Adam’s late. I’m talking to him today about his Pontiac. Usually, there wouldn’t be much to do while I wait for somebody to arrive for an interview, but today there’s a huge flock of gulls hanging out in the middle of the park. One text to Adam later and I walk over. There, I get a better look at the gulls crowded around a bridge over the pond. They stand around menacingly. I snap a few pictures of them and hurry back.
Upon arriving back, I find that Adam has finally shown up. The deep shiny green of his Bonneville, which I and several other friends of Adam refer to as the Bonerville, is about as conspicuous as the president’s hair in this quiet parking lot. We sit down after I take pictures of the large green sedan from a defunct automaker. I already know how he got the car. There’s not much mystery there for me. He bought it from a college friend who was upgrading to something better. However, I do admit that I was surprised when he bought the now 21-year-old car. Adam already did have and still does have a daily driver, which I will hopefully get to talk about here some other time.
So if Adam already has a car, why buy this old Pontiac? Simple. It’s a project car. The car has an engine that was very common in GM vehicles of the 1990s, the Buick 3800 V6. What interests Adam about this particular engine is that it was very commonly sold with a supercharger back in the day. The Bonerville is not one of those cars unfortunately, but Adam does plan to install a supercharger once he has the time. Though he hasn’t had time to work on the car himself, he has had both the engine and transmission replaced due to a well-known design flaw with the normally reliable 3800 engine involving the intake manifold gaskets.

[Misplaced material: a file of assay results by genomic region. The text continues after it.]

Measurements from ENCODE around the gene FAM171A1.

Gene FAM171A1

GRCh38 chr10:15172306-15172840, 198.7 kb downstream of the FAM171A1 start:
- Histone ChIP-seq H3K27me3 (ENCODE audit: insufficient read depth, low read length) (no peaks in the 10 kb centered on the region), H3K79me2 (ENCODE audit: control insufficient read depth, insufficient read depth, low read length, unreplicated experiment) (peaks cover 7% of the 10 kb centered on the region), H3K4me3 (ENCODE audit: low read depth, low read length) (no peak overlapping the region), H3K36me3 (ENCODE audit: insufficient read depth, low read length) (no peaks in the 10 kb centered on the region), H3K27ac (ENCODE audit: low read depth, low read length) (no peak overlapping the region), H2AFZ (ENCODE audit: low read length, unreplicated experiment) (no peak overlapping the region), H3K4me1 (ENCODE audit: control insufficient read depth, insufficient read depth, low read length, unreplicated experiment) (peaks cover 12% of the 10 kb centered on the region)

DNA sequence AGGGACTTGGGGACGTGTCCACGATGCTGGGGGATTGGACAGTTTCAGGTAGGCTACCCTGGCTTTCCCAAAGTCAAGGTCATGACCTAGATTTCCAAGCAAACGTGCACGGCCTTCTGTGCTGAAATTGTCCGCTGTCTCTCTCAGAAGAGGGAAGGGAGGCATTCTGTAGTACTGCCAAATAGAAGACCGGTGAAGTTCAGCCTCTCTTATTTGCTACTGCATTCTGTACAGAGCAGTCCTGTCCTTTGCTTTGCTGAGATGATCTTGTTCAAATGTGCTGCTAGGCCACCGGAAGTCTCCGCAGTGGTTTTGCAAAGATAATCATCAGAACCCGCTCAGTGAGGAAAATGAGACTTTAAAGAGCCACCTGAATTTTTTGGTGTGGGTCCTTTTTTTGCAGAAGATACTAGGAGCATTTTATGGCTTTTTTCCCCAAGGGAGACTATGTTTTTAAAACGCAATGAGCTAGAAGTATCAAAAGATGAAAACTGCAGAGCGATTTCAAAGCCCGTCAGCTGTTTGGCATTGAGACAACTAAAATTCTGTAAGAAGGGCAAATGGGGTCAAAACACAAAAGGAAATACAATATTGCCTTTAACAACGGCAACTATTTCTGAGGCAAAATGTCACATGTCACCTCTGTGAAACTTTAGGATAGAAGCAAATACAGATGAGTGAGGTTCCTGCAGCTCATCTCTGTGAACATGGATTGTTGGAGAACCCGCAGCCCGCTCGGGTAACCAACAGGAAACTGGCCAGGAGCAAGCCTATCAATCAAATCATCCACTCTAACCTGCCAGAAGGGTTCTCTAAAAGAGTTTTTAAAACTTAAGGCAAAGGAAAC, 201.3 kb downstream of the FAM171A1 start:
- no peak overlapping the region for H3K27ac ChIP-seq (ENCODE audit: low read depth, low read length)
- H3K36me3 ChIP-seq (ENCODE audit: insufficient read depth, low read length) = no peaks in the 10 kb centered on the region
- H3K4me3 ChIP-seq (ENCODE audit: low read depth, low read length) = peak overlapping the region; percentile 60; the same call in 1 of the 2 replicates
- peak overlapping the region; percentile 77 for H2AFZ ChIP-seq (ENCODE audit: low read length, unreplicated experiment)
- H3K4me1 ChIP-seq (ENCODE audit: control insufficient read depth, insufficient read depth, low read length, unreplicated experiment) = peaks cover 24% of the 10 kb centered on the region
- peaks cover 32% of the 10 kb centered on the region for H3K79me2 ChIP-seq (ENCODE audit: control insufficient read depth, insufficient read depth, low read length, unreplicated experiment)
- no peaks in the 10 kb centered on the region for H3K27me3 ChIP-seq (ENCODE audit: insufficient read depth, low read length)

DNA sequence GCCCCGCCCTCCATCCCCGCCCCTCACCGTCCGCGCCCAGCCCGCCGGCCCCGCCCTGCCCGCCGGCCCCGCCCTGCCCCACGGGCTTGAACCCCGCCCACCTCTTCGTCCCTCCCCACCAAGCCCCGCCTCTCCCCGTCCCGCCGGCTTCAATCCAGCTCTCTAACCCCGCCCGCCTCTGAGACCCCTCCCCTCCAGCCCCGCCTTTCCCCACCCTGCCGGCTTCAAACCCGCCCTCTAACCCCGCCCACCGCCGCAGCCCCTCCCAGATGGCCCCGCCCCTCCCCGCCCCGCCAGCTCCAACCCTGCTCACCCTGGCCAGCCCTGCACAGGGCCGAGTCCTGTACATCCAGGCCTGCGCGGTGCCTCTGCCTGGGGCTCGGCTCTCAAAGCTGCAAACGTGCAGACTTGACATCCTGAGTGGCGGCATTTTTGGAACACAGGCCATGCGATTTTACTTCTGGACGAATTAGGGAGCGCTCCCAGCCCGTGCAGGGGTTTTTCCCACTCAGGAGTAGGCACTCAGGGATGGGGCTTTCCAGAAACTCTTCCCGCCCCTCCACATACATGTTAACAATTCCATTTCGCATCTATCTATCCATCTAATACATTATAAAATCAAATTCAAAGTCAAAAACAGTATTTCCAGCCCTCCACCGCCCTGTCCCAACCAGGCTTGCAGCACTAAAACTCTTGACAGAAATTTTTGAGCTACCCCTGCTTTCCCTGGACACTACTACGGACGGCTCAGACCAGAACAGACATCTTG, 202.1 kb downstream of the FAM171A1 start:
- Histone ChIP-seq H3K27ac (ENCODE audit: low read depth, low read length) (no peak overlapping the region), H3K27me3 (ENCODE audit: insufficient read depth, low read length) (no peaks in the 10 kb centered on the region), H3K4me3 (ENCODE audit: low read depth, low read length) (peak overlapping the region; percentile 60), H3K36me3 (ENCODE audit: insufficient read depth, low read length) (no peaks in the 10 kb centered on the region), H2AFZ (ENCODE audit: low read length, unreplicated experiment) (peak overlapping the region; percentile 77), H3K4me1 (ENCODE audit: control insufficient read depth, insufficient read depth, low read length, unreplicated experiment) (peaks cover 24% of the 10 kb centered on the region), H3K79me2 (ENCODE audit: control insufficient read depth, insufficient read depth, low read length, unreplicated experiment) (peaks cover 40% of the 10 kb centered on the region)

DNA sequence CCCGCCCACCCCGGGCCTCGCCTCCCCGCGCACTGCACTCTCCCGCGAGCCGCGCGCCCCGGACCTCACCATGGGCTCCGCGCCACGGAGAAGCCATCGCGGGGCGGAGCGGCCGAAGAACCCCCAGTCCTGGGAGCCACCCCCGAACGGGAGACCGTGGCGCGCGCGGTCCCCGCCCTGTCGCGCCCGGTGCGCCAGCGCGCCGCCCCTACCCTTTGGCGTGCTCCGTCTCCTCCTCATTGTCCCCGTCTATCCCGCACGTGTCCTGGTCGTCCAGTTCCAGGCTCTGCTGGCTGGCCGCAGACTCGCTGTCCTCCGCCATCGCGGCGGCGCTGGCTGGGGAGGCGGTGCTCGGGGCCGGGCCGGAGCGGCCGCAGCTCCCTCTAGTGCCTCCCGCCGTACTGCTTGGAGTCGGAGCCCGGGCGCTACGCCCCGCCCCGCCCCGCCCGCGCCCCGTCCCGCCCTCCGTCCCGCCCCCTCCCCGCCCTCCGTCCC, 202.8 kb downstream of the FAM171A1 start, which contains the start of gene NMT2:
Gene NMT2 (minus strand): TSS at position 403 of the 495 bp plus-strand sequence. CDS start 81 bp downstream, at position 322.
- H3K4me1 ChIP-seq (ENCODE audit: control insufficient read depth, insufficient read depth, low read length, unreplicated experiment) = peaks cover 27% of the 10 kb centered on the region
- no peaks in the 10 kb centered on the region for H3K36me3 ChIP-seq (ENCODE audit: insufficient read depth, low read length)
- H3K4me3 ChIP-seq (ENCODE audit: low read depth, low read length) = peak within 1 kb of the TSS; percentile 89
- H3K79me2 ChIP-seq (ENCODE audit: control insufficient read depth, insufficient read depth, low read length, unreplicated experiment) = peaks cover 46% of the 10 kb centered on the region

In fact, what forced Adam to get a new engine was that he didn’t realize anything was wrong with it. He was driving to school one day after getting the transmission replaced when the car developed rod knock(a condition that occurs when not enough oil gets to the cylinders in an engine and wears down the connecting rod that attaches the piston to the crankshaft). The car practically limped down the road for 10 miles and eventually died outside the parking lot at Adam’s school.
The car hasn’t been locked away for fear of it breaking down a second time, though. Adam has been renting it out to a friend for the past few months. While it may seem like a no-brainer to just store the Bonneville until there is free time to work on it, there is some merit to letting it be driven around. For one, the friend renting the car hasn’t been driving it around very much. About 8,000 miles have been put on the new engine since it was installed. Also, it’s just good practice to keep the fluids in the car circulating so that there’s less to worry about when it comes time to install the supercharger.
Overall, the ease of supercharger installation is the most significant factor that Adam considered in buying the car, but it isn’t the only one. His father owned a 1996 Pontiac Grand Am when he was a kid. Adam grew up riding around in this car all the time and became quite fond of it. He’s had a soft spot for 90’s Pontiacs ever since. When explaining this attachment to this particular era of Pontiac, Adam claims that the cars are very American in a way that many modern American cars just can’t touch. He even goes so far as to say that the Pontiacs of the mid to late 90s were much better than most of the other vehicles that General Motors was making at the time. The way they look is very unique to behold and the way they drive is just right.
While his fanboy biases may be showing very clearly here, it’s very clear to see why he likes it. He already has fond childhood memories of another Pontiac of the same era, and the large sedan is the perfect change of pace for Adam, whose daily driver is a Fiat 500 Abarth. Adam loves the Abarth, but he is a fan of domestic automobiles through and through. Gearheads love to rip on automotive subcultures with strong brand loyalties, but being a fan isn’t always negative or toxic. Sometimes you’re just a perfectly reasonable person with a strong preference and that’s okay.